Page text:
Emmanuel A.M. Sam: Sierra Leone Telegraph: 7 August 2018:
Corruption is a complex and multidimensional problem that requires total commitment, if it is to be defeated. It is natural that people would try to create privileges and personal benefits, irrespective of how negatively and adversely such behaviour may impact society, or how insidious it appears to others.
After the end of the civil war, a new political and economic system was established, and was followed by numerous difficulties such as the Ebola outbreak and the Mudslide.
These tragedies, coupled with what I call political-alienism practiced by both governments that came to power after the war, resulted in a corruption prone environment at all institutional and non-institutional levels.
Fighting corruption in Sierra Leone requires effective measures to promote the integrity and transparency of both the private and public sectors.
As it now stands, it appears Sierra Leone is making good strides in the fight against corruption. For far too long, the people of Sierra Leone have been living in blissful ignorance and positive illusions of an effective Anti-Corruption Commission (ACC) charged with the responsibilities of investigating and bringing corrupt individuals to justice.
We had a sick and stooge ACC whose mission was to investigate corruption, but in actuality was investigating the less privileged who had no political backing, allowing the serially corrupt and morally vacuous politicians to be left basking in their ill-gotten gains with impunity.
The ACC abdicated its responsibility to protect the interests of citizens. The ACC before today, could be conveniently likened to a three-year old child in a man’s body having a tantrum.
The tidal wave of bringing high profile corruption cases is finally here. I have seen positive changes rippling across the commission.
I am more than convinced that these unhinged corrupt individuals have had their strings tangled.
There is a new Sheriff in town, a millennial, who being part of society, knows the ills and now has the power of correcting them.
The new Commissioner has brought in some lethal weapons and he is ready to direct them at corrupt individuals.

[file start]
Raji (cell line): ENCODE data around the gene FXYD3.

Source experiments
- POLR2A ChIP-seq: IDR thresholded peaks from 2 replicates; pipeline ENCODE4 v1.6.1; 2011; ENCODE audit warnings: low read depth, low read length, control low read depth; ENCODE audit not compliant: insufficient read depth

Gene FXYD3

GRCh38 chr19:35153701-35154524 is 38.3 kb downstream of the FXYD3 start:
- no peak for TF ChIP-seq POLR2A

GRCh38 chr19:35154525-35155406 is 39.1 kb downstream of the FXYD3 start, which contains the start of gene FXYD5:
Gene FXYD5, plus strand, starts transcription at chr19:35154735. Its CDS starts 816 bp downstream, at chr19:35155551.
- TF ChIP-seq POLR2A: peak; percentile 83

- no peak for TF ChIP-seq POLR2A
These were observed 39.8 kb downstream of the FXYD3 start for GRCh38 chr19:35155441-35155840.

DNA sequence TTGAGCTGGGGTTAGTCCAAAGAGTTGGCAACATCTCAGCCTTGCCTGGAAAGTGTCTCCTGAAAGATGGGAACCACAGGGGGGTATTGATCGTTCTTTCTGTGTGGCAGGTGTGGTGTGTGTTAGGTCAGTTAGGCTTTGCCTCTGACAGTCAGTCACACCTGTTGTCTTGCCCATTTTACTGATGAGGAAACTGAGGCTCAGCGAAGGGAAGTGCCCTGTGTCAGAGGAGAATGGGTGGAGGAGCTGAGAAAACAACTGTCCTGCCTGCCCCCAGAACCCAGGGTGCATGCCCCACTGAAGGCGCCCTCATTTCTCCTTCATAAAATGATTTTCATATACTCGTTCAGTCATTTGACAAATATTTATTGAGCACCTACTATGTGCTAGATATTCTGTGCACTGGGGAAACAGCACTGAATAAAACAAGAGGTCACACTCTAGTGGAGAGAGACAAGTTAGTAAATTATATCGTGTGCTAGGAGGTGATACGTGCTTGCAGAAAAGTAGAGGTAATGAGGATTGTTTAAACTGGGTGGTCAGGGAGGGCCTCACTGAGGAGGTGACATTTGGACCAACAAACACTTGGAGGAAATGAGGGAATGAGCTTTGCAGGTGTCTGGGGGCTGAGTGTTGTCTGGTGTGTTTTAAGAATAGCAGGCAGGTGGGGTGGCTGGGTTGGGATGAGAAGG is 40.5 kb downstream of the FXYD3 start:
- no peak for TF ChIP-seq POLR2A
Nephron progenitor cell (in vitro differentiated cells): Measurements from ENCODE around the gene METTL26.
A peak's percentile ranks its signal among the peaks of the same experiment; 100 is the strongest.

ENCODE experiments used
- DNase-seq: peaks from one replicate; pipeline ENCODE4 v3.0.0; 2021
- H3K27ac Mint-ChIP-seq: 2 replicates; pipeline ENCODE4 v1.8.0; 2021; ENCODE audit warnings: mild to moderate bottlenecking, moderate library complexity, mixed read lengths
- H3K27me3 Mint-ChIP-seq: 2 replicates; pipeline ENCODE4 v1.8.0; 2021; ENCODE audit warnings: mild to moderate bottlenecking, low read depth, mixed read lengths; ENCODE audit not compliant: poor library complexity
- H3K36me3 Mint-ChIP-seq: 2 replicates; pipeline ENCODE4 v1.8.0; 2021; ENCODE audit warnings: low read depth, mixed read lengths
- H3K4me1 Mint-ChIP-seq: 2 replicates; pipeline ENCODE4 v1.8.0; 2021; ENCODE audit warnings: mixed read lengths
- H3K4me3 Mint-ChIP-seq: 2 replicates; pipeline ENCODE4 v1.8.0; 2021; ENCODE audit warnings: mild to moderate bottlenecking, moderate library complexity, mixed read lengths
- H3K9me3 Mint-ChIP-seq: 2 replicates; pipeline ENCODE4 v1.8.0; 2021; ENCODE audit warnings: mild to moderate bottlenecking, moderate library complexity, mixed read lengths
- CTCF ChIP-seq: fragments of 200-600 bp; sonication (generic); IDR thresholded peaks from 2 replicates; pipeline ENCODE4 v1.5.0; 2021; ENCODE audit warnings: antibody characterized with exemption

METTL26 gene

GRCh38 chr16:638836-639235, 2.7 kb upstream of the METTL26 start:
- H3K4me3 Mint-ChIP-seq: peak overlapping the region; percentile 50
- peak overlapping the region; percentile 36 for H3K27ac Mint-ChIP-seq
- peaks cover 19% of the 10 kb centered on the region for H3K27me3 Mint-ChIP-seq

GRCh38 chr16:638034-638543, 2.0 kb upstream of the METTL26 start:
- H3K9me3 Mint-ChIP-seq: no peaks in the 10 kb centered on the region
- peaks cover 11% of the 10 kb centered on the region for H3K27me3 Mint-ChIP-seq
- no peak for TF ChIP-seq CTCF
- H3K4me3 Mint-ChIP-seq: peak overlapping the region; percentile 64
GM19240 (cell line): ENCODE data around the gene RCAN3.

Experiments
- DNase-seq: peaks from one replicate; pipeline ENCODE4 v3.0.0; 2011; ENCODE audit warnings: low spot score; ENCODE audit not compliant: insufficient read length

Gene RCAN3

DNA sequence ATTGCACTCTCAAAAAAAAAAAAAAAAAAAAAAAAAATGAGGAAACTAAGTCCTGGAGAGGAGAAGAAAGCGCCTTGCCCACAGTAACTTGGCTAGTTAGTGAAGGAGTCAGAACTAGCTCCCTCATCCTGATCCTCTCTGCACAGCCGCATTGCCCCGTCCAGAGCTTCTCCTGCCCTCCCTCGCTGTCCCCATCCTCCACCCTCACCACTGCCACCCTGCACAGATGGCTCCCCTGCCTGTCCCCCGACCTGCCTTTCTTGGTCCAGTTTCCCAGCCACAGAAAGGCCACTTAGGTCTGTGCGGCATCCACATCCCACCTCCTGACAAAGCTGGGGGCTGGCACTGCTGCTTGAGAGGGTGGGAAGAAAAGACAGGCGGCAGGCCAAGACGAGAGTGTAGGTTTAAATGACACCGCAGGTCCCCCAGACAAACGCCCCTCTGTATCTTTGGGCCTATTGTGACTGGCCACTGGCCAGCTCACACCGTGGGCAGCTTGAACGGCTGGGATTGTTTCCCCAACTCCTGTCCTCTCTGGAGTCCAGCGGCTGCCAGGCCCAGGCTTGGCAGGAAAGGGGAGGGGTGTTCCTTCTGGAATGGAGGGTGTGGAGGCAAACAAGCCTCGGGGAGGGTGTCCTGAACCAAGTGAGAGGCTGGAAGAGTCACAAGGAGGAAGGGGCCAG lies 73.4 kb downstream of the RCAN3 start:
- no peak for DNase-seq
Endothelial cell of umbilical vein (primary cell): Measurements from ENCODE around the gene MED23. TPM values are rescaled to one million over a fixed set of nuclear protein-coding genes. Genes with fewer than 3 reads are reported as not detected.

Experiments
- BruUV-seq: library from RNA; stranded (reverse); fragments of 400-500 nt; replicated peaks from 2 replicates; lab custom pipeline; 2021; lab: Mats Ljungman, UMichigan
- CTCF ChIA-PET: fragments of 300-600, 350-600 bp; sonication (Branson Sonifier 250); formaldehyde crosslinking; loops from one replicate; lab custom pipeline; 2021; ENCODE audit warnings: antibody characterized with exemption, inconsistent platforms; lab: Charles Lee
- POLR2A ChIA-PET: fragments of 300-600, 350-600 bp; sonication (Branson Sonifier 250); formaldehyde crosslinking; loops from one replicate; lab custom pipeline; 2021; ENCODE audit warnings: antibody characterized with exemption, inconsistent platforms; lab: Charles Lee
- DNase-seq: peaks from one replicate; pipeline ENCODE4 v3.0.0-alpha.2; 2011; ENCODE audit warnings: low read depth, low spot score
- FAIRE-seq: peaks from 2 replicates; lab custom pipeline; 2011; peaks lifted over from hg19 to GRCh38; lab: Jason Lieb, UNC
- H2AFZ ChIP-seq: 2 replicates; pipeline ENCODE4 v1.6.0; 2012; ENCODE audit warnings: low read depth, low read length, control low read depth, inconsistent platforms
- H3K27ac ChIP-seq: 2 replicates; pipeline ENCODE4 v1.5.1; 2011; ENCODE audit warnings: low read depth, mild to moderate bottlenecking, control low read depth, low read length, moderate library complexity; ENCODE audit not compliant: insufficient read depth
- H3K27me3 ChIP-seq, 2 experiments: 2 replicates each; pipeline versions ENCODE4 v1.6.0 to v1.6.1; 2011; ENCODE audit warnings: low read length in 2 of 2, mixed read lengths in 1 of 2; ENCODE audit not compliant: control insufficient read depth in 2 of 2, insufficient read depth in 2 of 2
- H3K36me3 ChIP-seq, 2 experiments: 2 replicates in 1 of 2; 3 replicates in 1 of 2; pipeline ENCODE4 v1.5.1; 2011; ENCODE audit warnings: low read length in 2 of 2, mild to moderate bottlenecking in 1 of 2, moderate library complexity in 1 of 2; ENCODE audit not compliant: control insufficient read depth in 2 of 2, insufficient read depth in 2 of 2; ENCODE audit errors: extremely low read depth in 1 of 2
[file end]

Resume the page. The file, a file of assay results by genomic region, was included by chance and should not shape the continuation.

But the fight against corruption does not have to be corrupt, as it has been for far too long. Before now, most conscious Sierra Leoneans felt that corruption was inevitable, or that it was futile to try and fight it.
High profile scandals were never investigated, and everything was swept under the carpet.
But the new dispensation is showing positive signs that they are ready to cure this deadly disease in Sierra Leone.
The appointment of the current Anti-Corruption Commissioner, Francis Ben Kaifala, has cultivated hope that a new generation would be inspired to join the fight against this deadly disease.
Under his leadership, we have seen many prominent people being called for questioning. Going forward, we as a people need to tackle this issue in partnership. Developing a truly comprehensive, sustained and coherent national agenda to defeat the curse of corruption should be a concern for every Sierra Leonean.
As a nation, we need to deal properly and comprehensively with the exploitation we bring to light. That means bringing the perpetrators to justice, actively enforcing anti-corruption laws and working together across international borders (especially with the UK and USA) to hunt down the corrupt and prosecute them.
We most often than not blame the government for its failure in checking corruption and upholding accountability. It is now time to realize that this is more a question of public morality, of individual conscience and initiative than efficient administration to eradicate all such vices.
Mr. Commissioner, please permit me to suggest some tips in your fight against the disease that has held our country captive for a very long time.